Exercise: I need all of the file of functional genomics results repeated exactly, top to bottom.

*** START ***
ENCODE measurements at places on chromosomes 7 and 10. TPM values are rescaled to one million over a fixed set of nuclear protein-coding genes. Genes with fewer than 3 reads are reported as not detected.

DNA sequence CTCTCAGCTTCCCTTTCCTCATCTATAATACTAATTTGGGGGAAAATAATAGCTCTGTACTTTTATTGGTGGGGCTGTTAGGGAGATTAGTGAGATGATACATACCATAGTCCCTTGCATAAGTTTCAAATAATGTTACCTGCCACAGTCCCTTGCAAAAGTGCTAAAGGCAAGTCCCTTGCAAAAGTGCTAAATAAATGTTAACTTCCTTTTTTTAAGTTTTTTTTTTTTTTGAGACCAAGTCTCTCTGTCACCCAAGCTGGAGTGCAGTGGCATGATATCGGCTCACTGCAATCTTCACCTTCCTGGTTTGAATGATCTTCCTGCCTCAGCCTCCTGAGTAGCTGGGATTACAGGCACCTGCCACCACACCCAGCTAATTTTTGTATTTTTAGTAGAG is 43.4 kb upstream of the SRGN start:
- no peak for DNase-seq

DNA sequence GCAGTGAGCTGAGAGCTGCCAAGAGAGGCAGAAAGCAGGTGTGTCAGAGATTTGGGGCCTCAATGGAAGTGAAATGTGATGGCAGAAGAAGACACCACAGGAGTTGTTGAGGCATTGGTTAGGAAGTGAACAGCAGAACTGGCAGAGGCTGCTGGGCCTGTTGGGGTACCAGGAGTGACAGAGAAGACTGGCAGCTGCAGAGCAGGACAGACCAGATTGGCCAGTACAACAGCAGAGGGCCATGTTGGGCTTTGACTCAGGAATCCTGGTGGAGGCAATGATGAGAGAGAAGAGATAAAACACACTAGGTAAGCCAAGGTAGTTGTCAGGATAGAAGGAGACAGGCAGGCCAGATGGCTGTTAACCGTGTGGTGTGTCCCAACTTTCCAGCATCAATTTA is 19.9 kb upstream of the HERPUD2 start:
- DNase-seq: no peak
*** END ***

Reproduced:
ENCODE measurements at places on chromosomes 7 and 10. TPM values are rescaled to one million over a fixed set of nuclear protein-coding genes. Genes with fewer than 3 reads are reported as not detected.

DNA sequence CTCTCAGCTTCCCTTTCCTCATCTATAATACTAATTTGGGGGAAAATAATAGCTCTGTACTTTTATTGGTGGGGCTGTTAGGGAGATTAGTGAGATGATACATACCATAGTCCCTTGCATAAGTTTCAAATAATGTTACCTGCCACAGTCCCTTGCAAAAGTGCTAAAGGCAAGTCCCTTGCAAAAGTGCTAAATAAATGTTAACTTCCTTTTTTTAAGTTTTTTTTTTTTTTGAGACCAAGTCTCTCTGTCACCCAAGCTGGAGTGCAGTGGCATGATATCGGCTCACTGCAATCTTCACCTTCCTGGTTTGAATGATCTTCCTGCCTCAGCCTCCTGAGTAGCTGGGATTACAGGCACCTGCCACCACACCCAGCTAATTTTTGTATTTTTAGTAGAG is 43.4 kb upstream of the SRGN start:
- no peak for DNase-seq

DNA sequence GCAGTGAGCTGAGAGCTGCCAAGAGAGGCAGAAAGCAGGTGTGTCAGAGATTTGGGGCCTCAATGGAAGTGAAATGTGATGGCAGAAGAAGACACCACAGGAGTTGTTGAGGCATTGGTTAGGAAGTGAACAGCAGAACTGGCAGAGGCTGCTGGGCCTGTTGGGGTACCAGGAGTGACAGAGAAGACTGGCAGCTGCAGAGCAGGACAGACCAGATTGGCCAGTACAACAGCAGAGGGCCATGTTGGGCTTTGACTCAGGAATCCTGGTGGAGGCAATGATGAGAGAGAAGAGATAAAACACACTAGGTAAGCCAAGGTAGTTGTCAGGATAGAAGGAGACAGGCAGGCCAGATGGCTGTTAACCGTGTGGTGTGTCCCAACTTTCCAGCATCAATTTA is 19.9 kb upstream of the HERPUD2 start:
- DNase-seq: no peak